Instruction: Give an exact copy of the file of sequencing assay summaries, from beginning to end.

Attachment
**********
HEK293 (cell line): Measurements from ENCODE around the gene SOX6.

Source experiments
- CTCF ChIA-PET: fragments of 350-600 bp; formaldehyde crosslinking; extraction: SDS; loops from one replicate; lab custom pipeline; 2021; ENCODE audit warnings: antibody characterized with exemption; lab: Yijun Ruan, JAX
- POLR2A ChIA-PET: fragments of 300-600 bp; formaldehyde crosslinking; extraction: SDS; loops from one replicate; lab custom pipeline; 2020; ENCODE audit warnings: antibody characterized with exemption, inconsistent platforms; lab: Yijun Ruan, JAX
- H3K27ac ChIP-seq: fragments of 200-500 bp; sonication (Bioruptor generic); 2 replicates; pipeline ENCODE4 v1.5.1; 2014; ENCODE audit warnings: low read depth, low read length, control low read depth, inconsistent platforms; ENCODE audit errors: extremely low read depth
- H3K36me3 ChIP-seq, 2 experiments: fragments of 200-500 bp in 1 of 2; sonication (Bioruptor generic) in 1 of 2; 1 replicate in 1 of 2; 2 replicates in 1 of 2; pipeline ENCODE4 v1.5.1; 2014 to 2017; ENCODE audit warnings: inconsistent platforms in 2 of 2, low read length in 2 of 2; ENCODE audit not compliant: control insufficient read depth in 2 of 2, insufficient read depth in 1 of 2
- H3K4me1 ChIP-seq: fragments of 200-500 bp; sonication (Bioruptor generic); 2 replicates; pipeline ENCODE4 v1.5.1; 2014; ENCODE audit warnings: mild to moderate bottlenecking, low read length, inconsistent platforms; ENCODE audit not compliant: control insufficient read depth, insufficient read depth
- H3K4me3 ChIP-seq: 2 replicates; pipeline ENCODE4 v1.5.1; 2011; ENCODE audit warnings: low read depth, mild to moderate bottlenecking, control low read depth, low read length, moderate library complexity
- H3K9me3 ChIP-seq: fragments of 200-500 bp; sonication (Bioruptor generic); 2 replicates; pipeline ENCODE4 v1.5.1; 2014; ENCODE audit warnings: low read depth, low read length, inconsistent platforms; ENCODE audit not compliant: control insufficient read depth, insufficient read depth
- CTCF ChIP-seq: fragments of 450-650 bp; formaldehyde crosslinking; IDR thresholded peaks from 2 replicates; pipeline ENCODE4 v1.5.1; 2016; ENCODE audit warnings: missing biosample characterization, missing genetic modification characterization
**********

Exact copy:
HEK293 (cell line): Measurements from ENCODE around the gene SOX6.

Source experiments
- CTCF ChIA-PET: fragments of 350-600 bp; formaldehyde crosslinking; extraction: SDS; loops from one replicate; lab custom pipeline; 2021; ENCODE audit warnings: antibody characterized with exemption; lab: Yijun Ruan, JAX
- POLR2A ChIA-PET: fragments of 300-600 bp; formaldehyde crosslinking; extraction: SDS; loops from one replicate; lab custom pipeline; 2020; ENCODE audit warnings: antibody characterized with exemption, inconsistent platforms; lab: Yijun Ruan, JAX
- H3K27ac ChIP-seq: fragments of 200-500 bp; sonication (Bioruptor generic); 2 replicates; pipeline ENCODE4 v1.5.1; 2014; ENCODE audit warnings: low read depth, low read length, control low read depth, inconsistent platforms; ENCODE audit errors: extremely low read depth
- H3K36me3 ChIP-seq, 2 experiments: fragments of 200-500 bp in 1 of 2; sonication (Bioruptor generic) in 1 of 2; 1 replicate in 1 of 2; 2 replicates in 1 of 2; pipeline ENCODE4 v1.5.1; 2014 to 2017; ENCODE audit warnings: inconsistent platforms in 2 of 2, low read length in 2 of 2; ENCODE audit not compliant: control insufficient read depth in 2 of 2, insufficient read depth in 1 of 2
- H3K4me1 ChIP-seq: fragments of 200-500 bp; sonication (Bioruptor generic); 2 replicates; pipeline ENCODE4 v1.5.1; 2014; ENCODE audit warnings: mild to moderate bottlenecking, low read length, inconsistent platforms; ENCODE audit not compliant: control insufficient read depth, insufficient read depth
- H3K4me3 ChIP-seq: 2 replicates; pipeline ENCODE4 v1.5.1; 2011; ENCODE audit warnings: low read depth, mild to moderate bottlenecking, control low read depth, low read length, moderate library complexity
- H3K9me3 ChIP-seq: fragments of 200-500 bp; sonication (Bioruptor generic); 2 replicates; pipeline ENCODE4 v1.5.1; 2014; ENCODE audit warnings: low read depth, low read length, inconsistent platforms; ENCODE audit not compliant: control insufficient read depth, insufficient read depth
- CTCF ChIP-seq: fragments of 450-650 bp; formaldehyde crosslinking; IDR thresholded peaks from 2 replicates; pipeline ENCODE4 v1.5.1; 2016; ENCODE audit warnings: missing biosample characterization, missing genetic modification characterization